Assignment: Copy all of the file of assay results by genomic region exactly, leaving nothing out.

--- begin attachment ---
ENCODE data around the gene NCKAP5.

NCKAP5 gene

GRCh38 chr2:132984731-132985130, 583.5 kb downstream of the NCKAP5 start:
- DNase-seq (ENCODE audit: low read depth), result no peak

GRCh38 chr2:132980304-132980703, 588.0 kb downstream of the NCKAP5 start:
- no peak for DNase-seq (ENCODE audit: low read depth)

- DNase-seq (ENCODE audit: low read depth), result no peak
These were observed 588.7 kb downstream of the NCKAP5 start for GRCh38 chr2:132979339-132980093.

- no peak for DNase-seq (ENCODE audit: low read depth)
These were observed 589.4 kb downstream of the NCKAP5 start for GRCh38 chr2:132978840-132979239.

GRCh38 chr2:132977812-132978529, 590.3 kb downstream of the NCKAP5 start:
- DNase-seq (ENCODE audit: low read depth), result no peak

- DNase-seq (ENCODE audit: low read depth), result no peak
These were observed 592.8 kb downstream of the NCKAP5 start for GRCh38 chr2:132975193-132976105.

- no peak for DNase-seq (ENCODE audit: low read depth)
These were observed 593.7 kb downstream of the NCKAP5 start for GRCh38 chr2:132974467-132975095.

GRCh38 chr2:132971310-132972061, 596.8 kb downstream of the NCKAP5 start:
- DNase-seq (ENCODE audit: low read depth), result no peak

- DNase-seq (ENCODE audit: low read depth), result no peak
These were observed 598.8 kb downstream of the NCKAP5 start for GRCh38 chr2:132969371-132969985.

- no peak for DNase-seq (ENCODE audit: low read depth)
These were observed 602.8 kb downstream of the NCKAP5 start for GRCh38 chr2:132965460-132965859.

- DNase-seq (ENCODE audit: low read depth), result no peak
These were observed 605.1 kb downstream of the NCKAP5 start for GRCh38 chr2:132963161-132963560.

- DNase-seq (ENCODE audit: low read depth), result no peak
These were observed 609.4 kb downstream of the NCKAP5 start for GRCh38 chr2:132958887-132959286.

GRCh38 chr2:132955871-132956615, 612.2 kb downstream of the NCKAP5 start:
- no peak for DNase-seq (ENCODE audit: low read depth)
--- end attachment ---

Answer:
ENCODE data around the gene NCKAP5.

NCKAP5 gene

GRCh38 chr2:132984731-132985130, 583.5 kb downstream of the NCKAP5 start:
- DNase-seq (ENCODE audit: low read depth), result no peak

GRCh38 chr2:132980304-132980703, 588.0 kb downstream of the NCKAP5 start:
- no peak for DNase-seq (ENCODE audit: low read depth)

- DNase-seq (ENCODE audit: low read depth), result no peak
These were observed 588.7 kb downstream of the NCKAP5 start for GRCh38 chr2:132979339-132980093.

- no peak for DNase-seq (ENCODE audit: low read depth)
These were observed 589.4 kb downstream of the NCKAP5 start for GRCh38 chr2:132978840-132979239.

GRCh38 chr2:132977812-132978529, 590.3 kb downstream of the NCKAP5 start:
- DNase-seq (ENCODE audit: low read depth), result no peak

- DNase-seq (ENCODE audit: low read depth), result no peak
These were observed 592.8 kb downstream of the NCKAP5 start for GRCh38 chr2:132975193-132976105.

- no peak for DNase-seq (ENCODE audit: low read depth)
These were observed 593.7 kb downstream of the NCKAP5 start for GRCh38 chr2:132974467-132975095.

GRCh38 chr2:132971310-132972061, 596.8 kb downstream of the NCKAP5 start:
- DNase-seq (ENCODE audit: low read depth), result no peak

- DNase-seq (ENCODE audit: low read depth), result no peak
These were observed 598.8 kb downstream of the NCKAP5 start for GRCh38 chr2:132969371-132969985.

- no peak for DNase-seq (ENCODE audit: low read depth)
These were observed 602.8 kb downstream of the NCKAP5 start for GRCh38 chr2:132965460-132965859.

- DNase-seq (ENCODE audit: low read depth), result no peak
These were observed 605.1 kb downstream of the NCKAP5 start for GRCh38 chr2:132963161-132963560.

- DNase-seq (ENCODE audit: low read depth), result no peak
These were observed 609.4 kb downstream of the NCKAP5 start for GRCh38 chr2:132958887-132959286.

GRCh38 chr2:132955871-132956615, 612.2 kb downstream of the NCKAP5 start:
- no peak for DNase-seq (ENCODE audit: low read depth)